If you believe that the FCC should not do away with net neutrality, you may wish to join one of these protests to protect net neutrality.

 
Net Neutrality: What You Need to Know Now
 
When you go online you have certain expectations. You expect to be connected to whatever website you want. You expect that your cable or phone company isn’t messing with the data and is connecting you to all websites, applications and content you choose. You expect to be in control of your internet experience.
 
When you use the internet you expect Net Neutrality.
 
Net Neutrality is the basic principle that prohibits internet service providers like AT&T, Comcast and Verizon from speeding up, slowing down or blocking any content, applications or websites you want to use. Net Neutrality is the way that the internet has always worked.
 
In 2015, millions of activists pressured the Federal Communications Commission to adopt historic Net Neutrality rules that keep the internet free and open — allowing you to share and access information of your choosing without interference.
 
But right now this win is in jeopardy: Trump’s FCC chairman, Ajit Pai, wants to destroy Net Neutrality. In May, the FCC voted to let Pai’s internet-killing plan move forward. By the end of the summer, the agency was flooded with more than 20 million comments. The vast majority of people commenting urged the FCC to preserve the existing Net Neutrality rules.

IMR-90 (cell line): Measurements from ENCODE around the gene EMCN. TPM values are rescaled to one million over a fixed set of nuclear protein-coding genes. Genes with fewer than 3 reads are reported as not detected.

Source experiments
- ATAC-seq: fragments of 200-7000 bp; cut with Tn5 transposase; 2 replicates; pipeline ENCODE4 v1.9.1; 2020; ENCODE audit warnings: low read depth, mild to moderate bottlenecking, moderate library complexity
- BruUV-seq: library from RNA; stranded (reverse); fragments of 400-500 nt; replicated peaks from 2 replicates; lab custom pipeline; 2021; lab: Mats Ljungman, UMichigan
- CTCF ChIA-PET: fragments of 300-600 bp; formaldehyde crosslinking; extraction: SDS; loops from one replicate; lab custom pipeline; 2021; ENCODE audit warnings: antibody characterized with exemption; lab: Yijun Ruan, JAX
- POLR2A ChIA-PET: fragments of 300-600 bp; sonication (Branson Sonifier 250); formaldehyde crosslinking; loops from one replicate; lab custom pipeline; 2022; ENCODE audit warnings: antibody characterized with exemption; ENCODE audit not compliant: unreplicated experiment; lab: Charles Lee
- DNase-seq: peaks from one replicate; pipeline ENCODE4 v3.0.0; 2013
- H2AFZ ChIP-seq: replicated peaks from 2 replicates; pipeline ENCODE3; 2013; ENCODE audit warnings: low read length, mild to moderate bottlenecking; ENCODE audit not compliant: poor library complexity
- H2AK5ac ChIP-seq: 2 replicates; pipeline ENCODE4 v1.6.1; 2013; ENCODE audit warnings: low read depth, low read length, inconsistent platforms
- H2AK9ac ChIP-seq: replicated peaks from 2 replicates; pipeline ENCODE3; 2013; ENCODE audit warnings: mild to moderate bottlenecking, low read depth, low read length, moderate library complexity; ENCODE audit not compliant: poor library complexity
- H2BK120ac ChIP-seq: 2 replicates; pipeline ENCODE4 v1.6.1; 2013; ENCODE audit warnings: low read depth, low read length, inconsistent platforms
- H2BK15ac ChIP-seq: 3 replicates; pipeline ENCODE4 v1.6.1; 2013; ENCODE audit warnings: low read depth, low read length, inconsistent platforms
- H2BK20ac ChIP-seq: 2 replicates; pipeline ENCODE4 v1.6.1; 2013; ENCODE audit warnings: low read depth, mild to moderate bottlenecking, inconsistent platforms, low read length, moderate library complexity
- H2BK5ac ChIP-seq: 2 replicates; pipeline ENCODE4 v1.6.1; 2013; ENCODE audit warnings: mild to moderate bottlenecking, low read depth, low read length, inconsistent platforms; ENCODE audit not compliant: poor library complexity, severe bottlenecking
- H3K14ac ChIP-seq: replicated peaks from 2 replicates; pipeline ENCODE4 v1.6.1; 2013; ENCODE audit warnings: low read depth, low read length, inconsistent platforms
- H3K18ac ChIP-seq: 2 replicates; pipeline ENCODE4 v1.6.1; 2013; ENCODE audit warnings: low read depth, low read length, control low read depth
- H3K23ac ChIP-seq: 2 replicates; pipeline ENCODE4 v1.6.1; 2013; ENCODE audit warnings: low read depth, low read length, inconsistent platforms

Time is running out: The FCC will vote on Pai’s proposal on Dec. 14. Join the millions who have already spoken out against it.
 
What is Net Neutrality?
 
Net Neutrality is the internet’s guiding principle: It preserves our right to communicate freely online.
 
Net Neutrality means an internet that enables and protects free speech. It means that ISPs should provide us with open networks — and shouldn’t block or discriminate against any applications or content that ride over those networks. Just as your phone company shouldn’t decide who you call and what you say on that call, your ISP shouldn’t interfere with the content you view or post online.
 
Without Net Neutrality, cable and phone companies could carve the internet into fast and slow lanes. An ISP could slow down its competitors’ content or block political opinions it disagreed with. ISPs could charge extra fees to the few content companies that could afford to pay for preferential treatment — relegating everyone else to a slower tier of service. This would destroy the open internet.